Garnet Hertz

Canada Research Chair in Design and Media Arts

Tier 2 - 2014-08-01
Renewed: 2019-08-01
Emily Carr University of Art and Design
Social Sciences and Humanities Research Council


Coming to Canada From

University of California Irvine, United States

Research involves

Investigating how art and humanities can improve the design of technologies and information systems.

Research relevance

This research will lead to new perspectives on how humanities- and arts-based inquiry can improve technological design and spread academic knowledge.

Looking to Art to Improve Technology Design

Although contemporary society has many conveniences, these often come at the cost of people feeling overwhelmed by information and technology. For example, mobile phones and social networks enable us to connect with each other in new ways. But they also mean we are constantly being disrupted.

This information overload can be seen as the result of technology designers’ desire to maximize users’ productivity without taking into account how these tools impact individuals and society at large. As Canada Research Chair in Design and Media Arts, Dr. Garnet Hertz believes that the arts and humanities can be a useful tool in balancing out these issues.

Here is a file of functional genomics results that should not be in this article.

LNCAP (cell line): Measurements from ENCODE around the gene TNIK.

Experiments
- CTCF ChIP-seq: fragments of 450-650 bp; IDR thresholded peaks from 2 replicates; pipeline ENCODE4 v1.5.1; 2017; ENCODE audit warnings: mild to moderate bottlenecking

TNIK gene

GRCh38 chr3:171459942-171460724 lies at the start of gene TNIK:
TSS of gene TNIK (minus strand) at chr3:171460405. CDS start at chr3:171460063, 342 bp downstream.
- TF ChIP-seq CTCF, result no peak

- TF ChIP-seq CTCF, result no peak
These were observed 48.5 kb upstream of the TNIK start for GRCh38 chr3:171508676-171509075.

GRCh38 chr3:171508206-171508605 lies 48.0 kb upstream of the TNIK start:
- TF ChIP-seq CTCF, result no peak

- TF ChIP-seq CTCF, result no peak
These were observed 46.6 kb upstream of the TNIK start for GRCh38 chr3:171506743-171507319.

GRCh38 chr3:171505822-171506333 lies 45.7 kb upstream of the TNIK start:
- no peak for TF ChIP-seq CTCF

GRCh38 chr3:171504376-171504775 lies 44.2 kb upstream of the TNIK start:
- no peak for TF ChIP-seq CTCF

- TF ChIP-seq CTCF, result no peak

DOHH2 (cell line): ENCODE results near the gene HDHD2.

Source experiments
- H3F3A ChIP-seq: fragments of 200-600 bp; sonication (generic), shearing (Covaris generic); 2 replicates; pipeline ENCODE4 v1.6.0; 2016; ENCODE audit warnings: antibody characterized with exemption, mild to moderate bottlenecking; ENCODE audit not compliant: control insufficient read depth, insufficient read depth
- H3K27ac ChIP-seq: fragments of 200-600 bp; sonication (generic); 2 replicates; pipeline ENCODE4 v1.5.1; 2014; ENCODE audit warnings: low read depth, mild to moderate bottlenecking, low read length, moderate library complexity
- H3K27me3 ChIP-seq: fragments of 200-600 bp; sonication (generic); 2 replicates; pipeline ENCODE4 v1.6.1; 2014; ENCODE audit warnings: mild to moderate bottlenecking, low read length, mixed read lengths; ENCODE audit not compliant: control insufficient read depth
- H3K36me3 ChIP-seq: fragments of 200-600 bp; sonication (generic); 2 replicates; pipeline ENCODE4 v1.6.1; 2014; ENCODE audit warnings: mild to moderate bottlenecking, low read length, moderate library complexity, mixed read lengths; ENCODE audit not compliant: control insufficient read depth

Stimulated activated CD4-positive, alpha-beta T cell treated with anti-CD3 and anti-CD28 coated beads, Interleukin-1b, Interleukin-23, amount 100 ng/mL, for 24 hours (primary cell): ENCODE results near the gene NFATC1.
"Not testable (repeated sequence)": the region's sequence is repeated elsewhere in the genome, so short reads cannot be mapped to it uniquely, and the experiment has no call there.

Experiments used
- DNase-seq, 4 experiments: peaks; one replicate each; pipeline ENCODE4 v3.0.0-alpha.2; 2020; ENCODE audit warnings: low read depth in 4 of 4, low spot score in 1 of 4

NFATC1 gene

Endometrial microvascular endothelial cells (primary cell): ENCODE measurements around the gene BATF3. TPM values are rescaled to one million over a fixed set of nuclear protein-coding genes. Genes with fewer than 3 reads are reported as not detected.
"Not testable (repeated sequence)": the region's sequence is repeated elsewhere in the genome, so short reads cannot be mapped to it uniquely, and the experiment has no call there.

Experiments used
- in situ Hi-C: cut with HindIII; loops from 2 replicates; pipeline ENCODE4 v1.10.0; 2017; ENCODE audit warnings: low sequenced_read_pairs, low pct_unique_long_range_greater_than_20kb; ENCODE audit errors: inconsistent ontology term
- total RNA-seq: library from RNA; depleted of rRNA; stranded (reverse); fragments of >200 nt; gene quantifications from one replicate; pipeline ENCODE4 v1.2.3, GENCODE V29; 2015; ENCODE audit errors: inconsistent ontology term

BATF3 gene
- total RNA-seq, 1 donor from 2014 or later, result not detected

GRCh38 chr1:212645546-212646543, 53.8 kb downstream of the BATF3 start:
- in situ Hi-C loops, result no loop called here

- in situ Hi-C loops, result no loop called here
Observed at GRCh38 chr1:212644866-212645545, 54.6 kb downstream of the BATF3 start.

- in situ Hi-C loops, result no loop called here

Hertz and his research team aim to demonstrate that the arts and humanities have a valuable role to play in technological design. They are highlighting how standard methods of technological design—whether in consumer culture or traditional fields of science and engineering—often produce systems that lack cultural richness, emotion and human-oriented values. By overemphasizing principles like efficiency and productivity, technological design often contributes to a society that overworks, overproduces and overconsumes.

Hertz and his team will provide case studies and toolkits for technology designers to better integrate cultural richness, emotion and human-oriented values into their work. Their goal is to disrupt traditional models of technological development. If technology is to improve society, it must be designed for the complexities of what it means to be human.